Getting from computer screen to printing screen proved to be harder than it first looked.
The arguments against adopting the technology ran the gamut, and McCue thought he had foolproof responses to every one of them:
We can’t give up our film. How will we register on our presses?
Er. Why don’t you just print one color off the screen and line everything up to that print?
Oh, no. That takes too much time. Plus, the line structure is so pixelated.
OK, here’s the deal: Print the same image on the ScreenJet, and print it on your film; make the screens; print shirts with them; and try to tell the difference between the two.
Well, for that price, I could buy an automatic press. A press makes me money.
Well, wait a minute. You have to make screens to put on that press.
Yes, but that only takes a few minutes.
McCue laughs again and cites these conversations as the reason he has no hair today. “No one ever realized how long it took them to make screens,” he says. “Follow a film positive through your shop: The film came out on a roll, and you’d run over and cut it up. And then you never trusted the image header, so you had to find a light table and check that they all registered. Then you’d have to get a really big, custom envelope; write the job number on there; and take them to the screenroom. Then the screen operator takes them out – and he doesn’t trust the films, either, so he gets his light table…” You get the picture. McCue would spell it out, time and time again, on sales calls and in seminars; he even built an ROI calculator that would show, more often than not, that printers could recoup their costs in a year or less. A few in the audience would nod their heads. The rest “looked at me like I was crazy.”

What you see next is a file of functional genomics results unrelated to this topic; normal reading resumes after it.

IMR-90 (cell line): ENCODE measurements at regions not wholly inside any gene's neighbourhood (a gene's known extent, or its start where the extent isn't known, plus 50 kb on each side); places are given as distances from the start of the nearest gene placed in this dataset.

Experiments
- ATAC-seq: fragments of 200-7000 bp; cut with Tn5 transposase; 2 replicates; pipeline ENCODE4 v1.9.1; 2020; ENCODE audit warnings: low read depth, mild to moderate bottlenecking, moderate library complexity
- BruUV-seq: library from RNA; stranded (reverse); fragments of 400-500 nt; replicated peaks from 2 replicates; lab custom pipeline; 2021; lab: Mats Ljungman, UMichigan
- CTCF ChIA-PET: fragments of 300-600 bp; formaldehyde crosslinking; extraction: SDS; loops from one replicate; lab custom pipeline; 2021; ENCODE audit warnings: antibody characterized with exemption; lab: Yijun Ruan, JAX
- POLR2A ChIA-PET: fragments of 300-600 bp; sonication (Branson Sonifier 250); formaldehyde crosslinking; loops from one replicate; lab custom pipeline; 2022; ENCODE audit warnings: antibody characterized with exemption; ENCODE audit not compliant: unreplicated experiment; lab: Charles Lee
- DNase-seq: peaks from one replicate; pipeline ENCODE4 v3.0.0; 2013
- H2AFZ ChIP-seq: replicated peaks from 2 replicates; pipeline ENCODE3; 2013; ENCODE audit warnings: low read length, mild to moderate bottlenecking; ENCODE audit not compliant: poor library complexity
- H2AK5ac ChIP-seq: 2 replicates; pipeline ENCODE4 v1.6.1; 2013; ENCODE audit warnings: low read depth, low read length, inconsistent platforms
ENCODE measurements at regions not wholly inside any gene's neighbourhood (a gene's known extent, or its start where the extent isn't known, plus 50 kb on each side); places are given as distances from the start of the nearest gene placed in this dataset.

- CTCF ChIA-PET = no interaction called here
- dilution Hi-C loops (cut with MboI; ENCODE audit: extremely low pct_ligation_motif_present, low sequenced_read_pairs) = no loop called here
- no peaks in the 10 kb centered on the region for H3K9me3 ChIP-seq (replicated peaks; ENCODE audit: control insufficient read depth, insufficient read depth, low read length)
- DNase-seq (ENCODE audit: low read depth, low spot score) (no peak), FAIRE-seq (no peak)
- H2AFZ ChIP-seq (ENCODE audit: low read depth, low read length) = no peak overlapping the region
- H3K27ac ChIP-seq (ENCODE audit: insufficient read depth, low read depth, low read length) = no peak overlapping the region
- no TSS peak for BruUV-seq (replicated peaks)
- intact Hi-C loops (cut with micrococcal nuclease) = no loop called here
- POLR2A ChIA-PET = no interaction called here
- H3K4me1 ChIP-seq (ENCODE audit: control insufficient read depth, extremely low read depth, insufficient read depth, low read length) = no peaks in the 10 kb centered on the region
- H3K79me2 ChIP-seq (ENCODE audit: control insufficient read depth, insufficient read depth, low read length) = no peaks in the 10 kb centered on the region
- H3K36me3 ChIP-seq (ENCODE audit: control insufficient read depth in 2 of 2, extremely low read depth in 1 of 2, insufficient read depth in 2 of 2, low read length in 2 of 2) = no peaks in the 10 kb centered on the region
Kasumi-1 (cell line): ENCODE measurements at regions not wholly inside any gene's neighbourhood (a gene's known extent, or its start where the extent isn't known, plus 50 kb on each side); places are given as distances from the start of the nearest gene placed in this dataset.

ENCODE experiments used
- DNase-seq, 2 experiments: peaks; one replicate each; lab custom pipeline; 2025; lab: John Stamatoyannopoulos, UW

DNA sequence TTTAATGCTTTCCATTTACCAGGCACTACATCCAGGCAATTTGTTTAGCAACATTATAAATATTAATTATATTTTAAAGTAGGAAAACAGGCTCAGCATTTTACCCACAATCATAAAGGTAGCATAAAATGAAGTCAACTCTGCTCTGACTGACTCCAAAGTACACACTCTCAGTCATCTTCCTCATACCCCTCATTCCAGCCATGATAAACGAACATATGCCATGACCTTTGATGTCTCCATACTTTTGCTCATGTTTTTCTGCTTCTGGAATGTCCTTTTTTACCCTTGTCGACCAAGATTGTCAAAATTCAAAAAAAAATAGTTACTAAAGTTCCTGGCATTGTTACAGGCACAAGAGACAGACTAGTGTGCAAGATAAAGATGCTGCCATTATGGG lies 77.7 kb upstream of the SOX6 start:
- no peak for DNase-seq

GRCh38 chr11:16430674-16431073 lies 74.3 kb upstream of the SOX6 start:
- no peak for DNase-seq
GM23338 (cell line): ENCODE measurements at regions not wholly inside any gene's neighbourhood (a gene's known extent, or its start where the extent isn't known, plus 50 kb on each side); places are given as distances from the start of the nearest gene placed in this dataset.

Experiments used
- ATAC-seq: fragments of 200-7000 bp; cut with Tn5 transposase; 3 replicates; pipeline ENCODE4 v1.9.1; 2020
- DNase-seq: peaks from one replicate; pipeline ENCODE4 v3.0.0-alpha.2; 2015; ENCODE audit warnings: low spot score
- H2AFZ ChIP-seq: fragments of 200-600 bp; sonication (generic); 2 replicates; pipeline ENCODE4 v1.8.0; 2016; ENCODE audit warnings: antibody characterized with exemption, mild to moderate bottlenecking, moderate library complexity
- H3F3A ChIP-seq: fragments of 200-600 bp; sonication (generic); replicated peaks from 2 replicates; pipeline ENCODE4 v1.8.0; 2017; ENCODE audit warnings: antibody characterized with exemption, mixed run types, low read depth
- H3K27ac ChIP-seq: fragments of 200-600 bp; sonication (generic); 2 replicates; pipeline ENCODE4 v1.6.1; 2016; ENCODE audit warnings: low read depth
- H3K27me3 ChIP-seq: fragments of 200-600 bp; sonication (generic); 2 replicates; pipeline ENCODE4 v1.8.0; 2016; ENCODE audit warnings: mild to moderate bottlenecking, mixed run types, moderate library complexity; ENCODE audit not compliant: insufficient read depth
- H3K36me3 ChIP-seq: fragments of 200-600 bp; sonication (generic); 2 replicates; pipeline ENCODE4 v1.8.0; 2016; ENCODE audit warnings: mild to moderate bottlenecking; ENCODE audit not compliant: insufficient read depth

A ScreenJet demonstration at a tradeshow in the early ‘90s. Courtesy of Richard Greaves.
There were early adopters: Stahls’ Transfer Express, Adidas, others. “There were pockets of people,” says McCue, “that went that way and never looked back. But it didn’t sell as quickly as I thought it would.”
Eventually, Gerber sold the patent to Lüscher Technologies, a Swiss company that was making large-format computer-to-screen systems, and stopped making the ScreenJet altogether.
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